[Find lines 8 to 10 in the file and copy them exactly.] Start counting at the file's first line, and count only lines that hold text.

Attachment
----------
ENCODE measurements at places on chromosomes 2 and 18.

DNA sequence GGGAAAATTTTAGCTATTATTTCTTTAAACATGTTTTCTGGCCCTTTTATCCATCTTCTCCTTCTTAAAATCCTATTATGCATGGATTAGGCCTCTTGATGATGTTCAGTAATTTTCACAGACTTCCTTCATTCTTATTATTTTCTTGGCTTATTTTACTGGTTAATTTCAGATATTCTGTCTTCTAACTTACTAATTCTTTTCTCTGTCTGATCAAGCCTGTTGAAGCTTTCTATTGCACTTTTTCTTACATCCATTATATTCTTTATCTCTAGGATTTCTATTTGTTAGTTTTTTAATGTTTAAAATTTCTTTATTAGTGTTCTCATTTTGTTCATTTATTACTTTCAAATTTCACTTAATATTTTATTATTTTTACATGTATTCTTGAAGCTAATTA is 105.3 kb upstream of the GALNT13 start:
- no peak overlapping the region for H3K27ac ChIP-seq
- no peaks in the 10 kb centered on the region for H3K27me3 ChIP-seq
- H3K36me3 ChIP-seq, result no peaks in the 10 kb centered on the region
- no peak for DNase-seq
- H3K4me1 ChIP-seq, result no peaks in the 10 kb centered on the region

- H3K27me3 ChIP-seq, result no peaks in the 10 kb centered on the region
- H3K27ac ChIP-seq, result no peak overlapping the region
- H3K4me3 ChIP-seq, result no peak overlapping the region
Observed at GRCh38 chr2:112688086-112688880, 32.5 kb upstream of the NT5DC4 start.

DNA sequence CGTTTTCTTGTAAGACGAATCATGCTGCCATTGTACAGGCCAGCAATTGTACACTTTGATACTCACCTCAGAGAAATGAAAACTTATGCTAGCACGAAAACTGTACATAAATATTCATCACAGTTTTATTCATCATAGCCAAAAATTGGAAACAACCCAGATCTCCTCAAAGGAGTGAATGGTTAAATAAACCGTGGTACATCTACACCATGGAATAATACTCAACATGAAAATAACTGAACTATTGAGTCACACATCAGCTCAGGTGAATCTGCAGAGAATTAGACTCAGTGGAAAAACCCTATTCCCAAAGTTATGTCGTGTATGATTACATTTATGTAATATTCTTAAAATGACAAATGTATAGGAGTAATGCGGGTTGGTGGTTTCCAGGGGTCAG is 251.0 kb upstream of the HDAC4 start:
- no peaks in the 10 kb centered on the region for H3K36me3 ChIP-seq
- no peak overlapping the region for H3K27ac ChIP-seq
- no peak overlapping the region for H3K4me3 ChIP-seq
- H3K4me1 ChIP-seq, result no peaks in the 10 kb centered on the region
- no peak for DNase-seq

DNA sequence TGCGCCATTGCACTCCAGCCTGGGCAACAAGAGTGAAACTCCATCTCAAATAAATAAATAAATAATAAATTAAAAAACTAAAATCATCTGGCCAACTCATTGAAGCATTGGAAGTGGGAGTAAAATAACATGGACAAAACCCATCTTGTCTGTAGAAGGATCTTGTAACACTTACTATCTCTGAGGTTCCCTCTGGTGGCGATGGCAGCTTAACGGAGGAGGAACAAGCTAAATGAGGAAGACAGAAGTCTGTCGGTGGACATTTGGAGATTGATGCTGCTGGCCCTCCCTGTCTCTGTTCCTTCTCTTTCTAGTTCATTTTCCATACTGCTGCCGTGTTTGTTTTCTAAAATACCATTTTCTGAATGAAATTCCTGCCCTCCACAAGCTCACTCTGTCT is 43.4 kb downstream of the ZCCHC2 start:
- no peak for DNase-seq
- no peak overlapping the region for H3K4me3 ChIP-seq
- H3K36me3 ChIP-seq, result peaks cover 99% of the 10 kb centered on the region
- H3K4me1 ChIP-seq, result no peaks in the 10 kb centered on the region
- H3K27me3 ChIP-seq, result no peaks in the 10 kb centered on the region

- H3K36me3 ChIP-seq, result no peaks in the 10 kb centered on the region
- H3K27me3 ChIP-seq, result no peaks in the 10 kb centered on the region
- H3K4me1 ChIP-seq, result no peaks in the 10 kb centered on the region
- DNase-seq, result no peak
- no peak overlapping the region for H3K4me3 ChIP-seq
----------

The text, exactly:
- H3K27me3 ChIP-seq, result no peaks in the 10 kb centered on the region
- H3K27ac ChIP-seq, result no peak overlapping the region
- H3K4me3 ChIP-seq, result no peak overlapping the region